Not exactly clear. There's not much evidence to suggest that the Knights of Malta are the secretive cabal of anti-Muslim fundamentalists that Hersh described. (For the record, when contacted by Foreign Policy, McChrystal said that he is not a member.) But they are certainly an anomalous presence in international politics and have provoked their share of conspiracy theories over the years.

The Sovereign Military Hospitaller Order of Saint John of Jerusalem of Rhodes and of Malta is a Roman Catholic organization based in Rome with around 13,000 members worldwide. The group was founded in 1048 by Amalfian merchants in Jerusalem as a monastic order that ran a hospital to tend to Christian pilgrims in the Holy Land. At the height of its power, the order was also tasked by Rome with the additional military function of defending Christians from the local Muslim population. The Knights of St. John were just one of a number of Christian military orders founded during this period -- including the fabled but now defunct Knights of Templar.

When the Sultan of Egypt retook Jerusalem in 1291, the Knights of St. John went into exile, settling in Rhodes 20 years later. In 1523 they were forced from Rhodes by the Sultan's forces and settled in Malta, which they ruled until they were dislodged by Napoleon's army in 1798. The order settled in Rome in the mid-19th century, where it remains to this day.

Despite its name, the Knights haven't had any military function since leaving Malta. Instead, the order has gone back to its charitable roots by sponsoring medical missions in more than 120 countries.

When the order was founded, knights were expected to take a vow of poverty, chastity, and obedience upon joining. Nowadays, obedience is enough. Membership is still by invitation only, but you no longer have to be a member of the nobility. In recent years, the organization has become increasingly American in membership. The leader of the order, referred to as the prince and grand master, is elected for life in a secret conclave and must be approved by the pope.

Despite having no fixed territory besides its headquarters building in Rome, the order is considered a sovereign entity under international law. It prints its own postage stamps and coins -- though these are mostly for novelty value -- and enjoys observer status at the United Nations, which classifies it as a nonstate entity like the Red Cross. The Knights maintain diplomatic relations with 104 countries. The order does not have official relations with the United States, though it has offices in New York, for the United Nations delegation, and Washington, for its representation at the Inter-American Development Bank.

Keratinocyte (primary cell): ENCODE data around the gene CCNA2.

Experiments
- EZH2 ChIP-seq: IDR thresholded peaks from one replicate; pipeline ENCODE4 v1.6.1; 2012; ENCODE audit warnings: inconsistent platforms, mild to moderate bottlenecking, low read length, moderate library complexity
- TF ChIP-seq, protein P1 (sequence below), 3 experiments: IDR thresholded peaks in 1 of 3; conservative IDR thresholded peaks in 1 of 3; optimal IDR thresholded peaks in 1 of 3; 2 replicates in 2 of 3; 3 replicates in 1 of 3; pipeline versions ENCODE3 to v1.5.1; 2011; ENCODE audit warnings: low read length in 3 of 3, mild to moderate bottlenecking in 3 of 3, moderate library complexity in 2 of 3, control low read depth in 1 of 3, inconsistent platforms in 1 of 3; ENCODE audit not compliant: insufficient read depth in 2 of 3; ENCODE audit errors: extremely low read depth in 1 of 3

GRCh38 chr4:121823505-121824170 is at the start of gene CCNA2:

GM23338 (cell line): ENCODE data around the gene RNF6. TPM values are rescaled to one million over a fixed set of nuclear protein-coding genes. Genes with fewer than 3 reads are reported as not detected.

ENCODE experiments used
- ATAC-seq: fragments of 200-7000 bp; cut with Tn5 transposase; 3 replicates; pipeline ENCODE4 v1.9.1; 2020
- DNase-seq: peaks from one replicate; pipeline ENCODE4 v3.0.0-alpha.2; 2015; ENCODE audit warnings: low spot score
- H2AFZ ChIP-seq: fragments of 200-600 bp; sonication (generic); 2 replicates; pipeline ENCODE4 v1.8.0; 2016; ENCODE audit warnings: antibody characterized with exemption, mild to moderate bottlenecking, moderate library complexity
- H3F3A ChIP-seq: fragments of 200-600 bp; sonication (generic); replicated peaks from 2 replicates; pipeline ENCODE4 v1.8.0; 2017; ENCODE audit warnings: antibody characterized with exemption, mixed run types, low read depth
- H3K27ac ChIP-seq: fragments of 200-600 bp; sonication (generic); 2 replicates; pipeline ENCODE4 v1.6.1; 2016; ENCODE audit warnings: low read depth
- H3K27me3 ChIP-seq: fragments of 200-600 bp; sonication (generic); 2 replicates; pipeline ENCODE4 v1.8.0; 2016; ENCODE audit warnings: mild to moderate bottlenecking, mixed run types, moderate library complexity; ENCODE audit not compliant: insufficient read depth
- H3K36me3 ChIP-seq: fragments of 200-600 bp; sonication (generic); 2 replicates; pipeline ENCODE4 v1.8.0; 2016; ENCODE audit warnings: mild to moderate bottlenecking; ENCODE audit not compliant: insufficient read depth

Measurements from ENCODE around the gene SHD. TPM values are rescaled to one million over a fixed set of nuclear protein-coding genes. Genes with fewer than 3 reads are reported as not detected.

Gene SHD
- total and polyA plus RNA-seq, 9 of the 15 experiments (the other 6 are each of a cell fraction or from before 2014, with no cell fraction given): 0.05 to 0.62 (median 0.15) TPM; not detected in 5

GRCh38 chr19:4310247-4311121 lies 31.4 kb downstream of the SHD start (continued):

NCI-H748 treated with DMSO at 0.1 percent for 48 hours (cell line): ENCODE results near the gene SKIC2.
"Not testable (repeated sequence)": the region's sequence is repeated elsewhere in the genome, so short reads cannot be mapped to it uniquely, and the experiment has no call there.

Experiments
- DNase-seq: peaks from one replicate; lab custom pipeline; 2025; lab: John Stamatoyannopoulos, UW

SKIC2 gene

Because of its secretive proceedings, unique political status, and association with the Crusades, the order has been a popular target for conspiracy theorists. Alleged members have included former CIA Directors William Casey and John McCone, Chrysler Chairman Lee Iacocca, and GOP fixture Pat Buchanan, though none have ever acknowledged membership. Various theories have tied the Knights to crimes including the Kennedy assassination and spreading the AIDS virus through its clinics in Africa.

In 2006, a newspaper article in the United Arab Emirates claimed that the Knights were directly influencing U.S. policy in Iraq and Afghanistan, reprising their role in the Crusades. Following the article, Islamist websites in Egypt urged followers to attack the order's embassy in Cairo, forcing the organization to issue a statement denying any military role.

To be fair, the Knights have been involved in their fair share of political intrigues. In 1988, the charge d'affaires at the order's embassy in Havana confessed to being a double agent, reporting to both the CIA and Cuban intelligence. According to journalist Jeremy Scahill's book Blackwater, Joseph Schmitz, a former executive at the company who also served as inspector general for the U.S. Department of Defense, boasted of his membership in the Knights in his official biography. The defense contractor now known as Xe's chief executive, Erik Prince, reportedly espoused Christian supremacist beliefs, and its contractors in Iraq used codes and insignia based on the order's medieval compatriots, the Knights of the Templar. However, there's no evidence to suggest the Knights of Malta had any direct influence over the company.

So while the group is, for the most part, a charitable organization with little resemblance to the sinister portrait painted by its detractors, an image-makeover might be in order as it finishes off its 10th century.